Google’s CEO, Larry Page, and Chief Legal Officer, David Drummond, wrote:

    We have not joined any program that would give the U.S. government—or any other government—direct access to our servers. Indeed, the U.S. government does not have direct access or a “back door” to the information stored in our data centers. We had not heard of a program called PRISM until yesterday.

    Second, we provide user data to governments only in accordance with the law. Our legal team reviews each and every request, and frequently pushes back when requests are overly broad or don’t follow the correct process. Press reports that suggest that Google is providing open-ended access to our users’ data are false, period.

    That appears to be unequivocal, but in fact it is not. These “denials” are cleverly tailored. Google’s privacy policy promises its users that their data will not be shared outside of Google, except for narrow reasons, like legal ones. I presume it’s the same for the other companies. I doubt these companies signed up to PRISM. Instead it is likely they have been press-ganged with court orders into sharing data, just as Verizon was. Page and Drummond hint that this is indeed what is happening:

    Finally, this episode confirms what we have long believed—there needs to be a more transparent approach. Google has worked hard, within the confines of the current laws, to be open about the data requests we receive. … And, of course, we understand that the U.S. and other governments need to take action to protect their citizens’ safety—including sometimes by using surveillance. But the level of secrecy around the current legal procedures undermines the freedoms we all cherish.

    Further evidence that the NSA has used court orders to compel data sharing by the big Internet companies comes from the New York Times. According to the Times, Yahoo only became part of PRISM after unsuccessfully contesting, in a secret court, demands for user data.

    What we really need to know is how broad are the court orders and is there any special consideration for the privacy of non-Americans?

  4. What is the National Security Agency (NSA)?

    If you like watching action movies, you’ll know that the NSA is one of the main spy agencies of the United States government. It is responsible for gathering information and breaking codes but also protecting information. It’s a huge organisation. Its budget is confidential but at least several billion dollars a year. The number of employees is also secret but it is certainly tens of thousands. It’s an opaque institution and it’s fair to think it is rather sinister.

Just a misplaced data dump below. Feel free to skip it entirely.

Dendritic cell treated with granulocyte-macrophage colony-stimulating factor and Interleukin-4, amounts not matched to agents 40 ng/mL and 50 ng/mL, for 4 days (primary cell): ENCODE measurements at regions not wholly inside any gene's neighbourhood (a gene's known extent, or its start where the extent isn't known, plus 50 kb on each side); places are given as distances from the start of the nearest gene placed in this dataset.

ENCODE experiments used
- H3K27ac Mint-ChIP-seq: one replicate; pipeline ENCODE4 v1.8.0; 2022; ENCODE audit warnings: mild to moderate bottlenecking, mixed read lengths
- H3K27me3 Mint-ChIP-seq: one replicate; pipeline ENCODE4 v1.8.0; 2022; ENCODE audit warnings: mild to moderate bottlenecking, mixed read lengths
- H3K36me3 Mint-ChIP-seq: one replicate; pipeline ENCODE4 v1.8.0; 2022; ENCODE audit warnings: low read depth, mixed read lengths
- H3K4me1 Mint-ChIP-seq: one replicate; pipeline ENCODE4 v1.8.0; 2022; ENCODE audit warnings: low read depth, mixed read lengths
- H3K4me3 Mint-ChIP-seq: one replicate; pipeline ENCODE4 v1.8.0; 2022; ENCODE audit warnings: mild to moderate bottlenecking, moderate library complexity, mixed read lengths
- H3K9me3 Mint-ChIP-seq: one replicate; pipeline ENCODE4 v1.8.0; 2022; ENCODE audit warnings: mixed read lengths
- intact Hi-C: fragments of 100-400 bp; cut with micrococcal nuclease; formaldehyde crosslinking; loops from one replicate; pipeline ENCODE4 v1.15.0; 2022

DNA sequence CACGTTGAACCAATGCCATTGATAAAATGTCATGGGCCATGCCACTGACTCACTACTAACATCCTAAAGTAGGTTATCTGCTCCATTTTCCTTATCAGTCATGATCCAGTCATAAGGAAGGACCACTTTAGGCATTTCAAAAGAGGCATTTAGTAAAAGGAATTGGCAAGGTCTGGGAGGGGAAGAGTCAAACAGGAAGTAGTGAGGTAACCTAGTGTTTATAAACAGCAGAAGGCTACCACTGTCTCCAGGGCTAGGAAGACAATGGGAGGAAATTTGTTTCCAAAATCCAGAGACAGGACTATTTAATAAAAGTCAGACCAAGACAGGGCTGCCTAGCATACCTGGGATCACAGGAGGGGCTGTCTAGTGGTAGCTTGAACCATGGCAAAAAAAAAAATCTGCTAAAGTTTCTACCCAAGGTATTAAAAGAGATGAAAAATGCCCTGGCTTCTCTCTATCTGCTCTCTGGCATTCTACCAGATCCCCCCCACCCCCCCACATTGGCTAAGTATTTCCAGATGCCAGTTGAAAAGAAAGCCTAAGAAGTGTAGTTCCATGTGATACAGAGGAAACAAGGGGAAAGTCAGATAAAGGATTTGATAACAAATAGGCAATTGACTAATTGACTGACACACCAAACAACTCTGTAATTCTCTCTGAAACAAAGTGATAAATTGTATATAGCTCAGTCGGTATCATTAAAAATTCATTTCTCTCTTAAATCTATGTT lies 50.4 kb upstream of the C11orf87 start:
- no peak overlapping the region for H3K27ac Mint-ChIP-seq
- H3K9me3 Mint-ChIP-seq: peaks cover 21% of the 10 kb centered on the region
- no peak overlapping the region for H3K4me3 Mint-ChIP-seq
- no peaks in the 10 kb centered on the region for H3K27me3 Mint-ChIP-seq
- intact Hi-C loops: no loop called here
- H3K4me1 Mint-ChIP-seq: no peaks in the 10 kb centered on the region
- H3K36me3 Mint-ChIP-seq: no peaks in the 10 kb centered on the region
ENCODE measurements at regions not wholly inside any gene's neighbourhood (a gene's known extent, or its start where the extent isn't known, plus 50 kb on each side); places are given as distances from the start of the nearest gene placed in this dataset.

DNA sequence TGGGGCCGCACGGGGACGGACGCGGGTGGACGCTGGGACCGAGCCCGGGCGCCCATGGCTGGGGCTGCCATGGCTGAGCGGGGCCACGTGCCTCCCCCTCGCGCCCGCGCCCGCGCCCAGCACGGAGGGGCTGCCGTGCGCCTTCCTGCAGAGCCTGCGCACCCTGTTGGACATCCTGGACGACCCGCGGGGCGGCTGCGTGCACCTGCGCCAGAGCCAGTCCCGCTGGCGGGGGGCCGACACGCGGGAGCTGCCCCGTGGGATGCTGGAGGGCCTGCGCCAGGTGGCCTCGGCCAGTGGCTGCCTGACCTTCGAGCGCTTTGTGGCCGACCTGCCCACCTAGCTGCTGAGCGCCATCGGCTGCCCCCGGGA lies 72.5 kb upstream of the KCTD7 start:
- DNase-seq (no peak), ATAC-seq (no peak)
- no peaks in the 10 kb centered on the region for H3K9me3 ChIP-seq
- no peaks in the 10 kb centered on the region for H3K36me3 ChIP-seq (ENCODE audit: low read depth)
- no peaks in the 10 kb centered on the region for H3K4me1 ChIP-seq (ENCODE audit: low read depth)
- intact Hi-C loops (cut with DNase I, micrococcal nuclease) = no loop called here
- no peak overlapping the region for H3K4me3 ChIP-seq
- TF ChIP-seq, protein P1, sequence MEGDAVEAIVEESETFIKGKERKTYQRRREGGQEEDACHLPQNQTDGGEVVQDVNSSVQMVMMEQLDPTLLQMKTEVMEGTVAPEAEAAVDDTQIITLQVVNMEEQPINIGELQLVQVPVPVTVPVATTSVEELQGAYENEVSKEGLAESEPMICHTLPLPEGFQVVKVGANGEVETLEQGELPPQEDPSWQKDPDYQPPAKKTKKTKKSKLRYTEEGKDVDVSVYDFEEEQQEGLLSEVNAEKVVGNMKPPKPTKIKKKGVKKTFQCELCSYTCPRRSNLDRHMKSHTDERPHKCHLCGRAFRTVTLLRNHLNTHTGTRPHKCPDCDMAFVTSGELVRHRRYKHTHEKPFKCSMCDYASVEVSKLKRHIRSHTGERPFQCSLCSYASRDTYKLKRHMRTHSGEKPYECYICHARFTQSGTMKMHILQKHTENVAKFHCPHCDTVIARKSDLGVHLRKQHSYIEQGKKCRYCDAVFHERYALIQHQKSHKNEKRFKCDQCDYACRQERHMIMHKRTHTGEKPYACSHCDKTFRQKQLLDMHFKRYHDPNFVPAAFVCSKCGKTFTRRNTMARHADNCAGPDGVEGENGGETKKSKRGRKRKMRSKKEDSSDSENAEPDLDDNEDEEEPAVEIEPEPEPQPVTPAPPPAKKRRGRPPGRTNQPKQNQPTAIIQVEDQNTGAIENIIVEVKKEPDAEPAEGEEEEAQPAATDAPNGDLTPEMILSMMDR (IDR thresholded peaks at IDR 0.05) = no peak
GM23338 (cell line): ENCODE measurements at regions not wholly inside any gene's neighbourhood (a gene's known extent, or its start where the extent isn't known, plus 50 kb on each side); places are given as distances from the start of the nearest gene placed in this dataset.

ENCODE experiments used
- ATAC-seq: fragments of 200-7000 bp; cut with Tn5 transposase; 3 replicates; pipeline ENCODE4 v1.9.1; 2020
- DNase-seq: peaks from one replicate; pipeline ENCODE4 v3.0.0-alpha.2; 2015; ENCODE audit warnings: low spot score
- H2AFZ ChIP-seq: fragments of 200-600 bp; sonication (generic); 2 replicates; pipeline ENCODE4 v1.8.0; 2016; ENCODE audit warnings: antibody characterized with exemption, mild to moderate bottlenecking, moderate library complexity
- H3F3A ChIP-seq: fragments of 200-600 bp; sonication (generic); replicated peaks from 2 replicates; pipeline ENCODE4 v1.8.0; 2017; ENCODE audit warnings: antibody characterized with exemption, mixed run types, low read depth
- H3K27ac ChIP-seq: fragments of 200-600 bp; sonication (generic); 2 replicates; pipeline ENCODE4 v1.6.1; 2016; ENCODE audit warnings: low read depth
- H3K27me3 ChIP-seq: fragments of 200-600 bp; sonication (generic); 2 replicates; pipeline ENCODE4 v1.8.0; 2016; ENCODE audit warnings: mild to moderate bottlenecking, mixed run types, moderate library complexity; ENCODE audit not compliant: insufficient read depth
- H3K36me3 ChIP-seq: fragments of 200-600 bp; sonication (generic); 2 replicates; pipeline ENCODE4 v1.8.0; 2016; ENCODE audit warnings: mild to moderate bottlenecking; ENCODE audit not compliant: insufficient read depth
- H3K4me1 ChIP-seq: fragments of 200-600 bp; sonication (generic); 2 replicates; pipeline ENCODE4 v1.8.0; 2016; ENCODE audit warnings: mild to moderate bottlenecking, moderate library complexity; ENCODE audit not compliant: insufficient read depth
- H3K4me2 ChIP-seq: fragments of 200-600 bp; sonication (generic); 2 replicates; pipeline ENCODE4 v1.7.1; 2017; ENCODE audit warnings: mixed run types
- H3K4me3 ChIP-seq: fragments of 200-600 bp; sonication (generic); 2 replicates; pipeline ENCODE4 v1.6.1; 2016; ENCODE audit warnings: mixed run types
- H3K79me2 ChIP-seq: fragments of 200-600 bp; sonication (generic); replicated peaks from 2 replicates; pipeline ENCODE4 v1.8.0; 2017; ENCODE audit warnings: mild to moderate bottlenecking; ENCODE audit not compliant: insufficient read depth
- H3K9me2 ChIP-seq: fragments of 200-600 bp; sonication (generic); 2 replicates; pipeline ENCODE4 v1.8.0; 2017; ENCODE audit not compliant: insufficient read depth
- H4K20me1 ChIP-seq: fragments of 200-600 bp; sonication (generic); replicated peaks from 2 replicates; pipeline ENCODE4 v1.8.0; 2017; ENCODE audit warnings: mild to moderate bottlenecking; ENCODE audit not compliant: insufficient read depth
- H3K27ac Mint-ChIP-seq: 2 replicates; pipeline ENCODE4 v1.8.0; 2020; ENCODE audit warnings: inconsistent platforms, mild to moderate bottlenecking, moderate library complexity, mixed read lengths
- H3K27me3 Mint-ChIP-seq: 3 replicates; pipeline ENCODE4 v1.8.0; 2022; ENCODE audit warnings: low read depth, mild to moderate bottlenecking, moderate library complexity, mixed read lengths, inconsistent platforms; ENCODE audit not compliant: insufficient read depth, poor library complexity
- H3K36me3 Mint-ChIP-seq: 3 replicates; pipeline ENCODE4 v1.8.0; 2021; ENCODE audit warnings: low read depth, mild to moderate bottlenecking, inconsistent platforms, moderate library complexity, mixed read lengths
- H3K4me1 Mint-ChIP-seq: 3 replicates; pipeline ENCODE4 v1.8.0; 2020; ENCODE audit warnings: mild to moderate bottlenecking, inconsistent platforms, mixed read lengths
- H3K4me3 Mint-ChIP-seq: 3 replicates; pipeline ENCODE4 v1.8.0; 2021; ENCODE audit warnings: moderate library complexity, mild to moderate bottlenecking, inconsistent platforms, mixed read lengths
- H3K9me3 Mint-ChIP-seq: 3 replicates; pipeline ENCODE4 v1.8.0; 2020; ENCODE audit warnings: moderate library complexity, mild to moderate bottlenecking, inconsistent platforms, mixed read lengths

But it is not all bad. Ironically, the NSA has published very effective algorithms that anyone can use to help protect their passwords and their data from tampering, including from the NSA itself.

    Bamford wrote in Wired, “The NSA has become the largest, most covert, and potentially most intrusive intelligence agency ever.” This is plausible and worrying.

    It’s also important to realise that the US government is not a monolithic body. It has millions of people working for it, representing a multitude of interests and values. With stories like PRISM it is easy to be sucked into unhelpful debates which assume either that US institutions are all bad or all good. It is much more nuanced than that.

    For example, it is in large part due to the defence arm of the US government that we have the Internet as well as encryption methods for keeping our passwords and files safe, even from the US government itself. On the other hand, while some in the US government, including the NSA, genuinely reassure us that they will protect privacy (though not apparently of people outside the US), others US civil servants and politicians are, within the increasingly wide bounds of US law, undermining it.

  5. Who is Edward Snowden?

    Many commentators are obsessed with this question. In complex stories like this it is easy to focus too much on the personalities involved—something Snowden was aware of and expressly wanted to avoid—instead of the substantive issues.

    In a nutshell, according to the Guardian, Snowden was an employee of a private company called Booz Allen Hamilton and was contracted to work at the NSA. After leaking the existence of PRISM to the Guardian and Washington Post, he identified himself as the source and explained, “I have no intention of hiding who I am because I know I have done nothing wrong.” Booz Allen Hamilton then fired him.

    Snowden fled to Hong Kong and has suggested he will seek asylum in Iceland. Interestingly a few years ago the former World Chess Champion Bobby Fisher also received refuge from the US government in Iceland, where he subsequently died.

    The Falcon and the Snowman, is an excellent 80s movie. The story is based on the lives of Christopher Boyce (Timothy Hutton) and Andrew Daulton Lee (Sean Penn) who sold US government secrets to the Soviets in the 1970s. Robert Lindsey has written a book upon which the film is based. He also wrote a follow-up about Boyce’s brief but adventure-filled escape from prison during which he robbed banks.

    Like Snowden, Boyce also worked for a company contracted to the US government. His job gave him access to top secret CIA documents. He claimed he became disillusioned with the CIA after discovering it was trying to bring down the Labour government in Australia. Boyce received a 40 year sentence for treason. He was released in the early 2000s.

    Snowden’s youthful sense of adventure and stated commitment to principle remind me of Boyce. But Snowden, if he is telling the truth, is far more principled and, in contrast to Bobby Fisher, is sane. Much nastiness is being written about Snowden. Unless it is shown that PRISM is a hoax or that he released substantially false information, it’s best to ignore. It doesn’t matter if Snowden is seeking attention, as his detractors claim, or has any other personality issues; what is important is the information he has made public.

Also see Part Two: What’s wrong with PRISM? and Part Three: How can we make our online lives more secure?

Geffen is the editor of GroundUp. You can him on Twitter @nathangeffen.

TOPICS:  Human Rights

Next:  The Opaque Prism Part Two: What’s wrong with PRISM?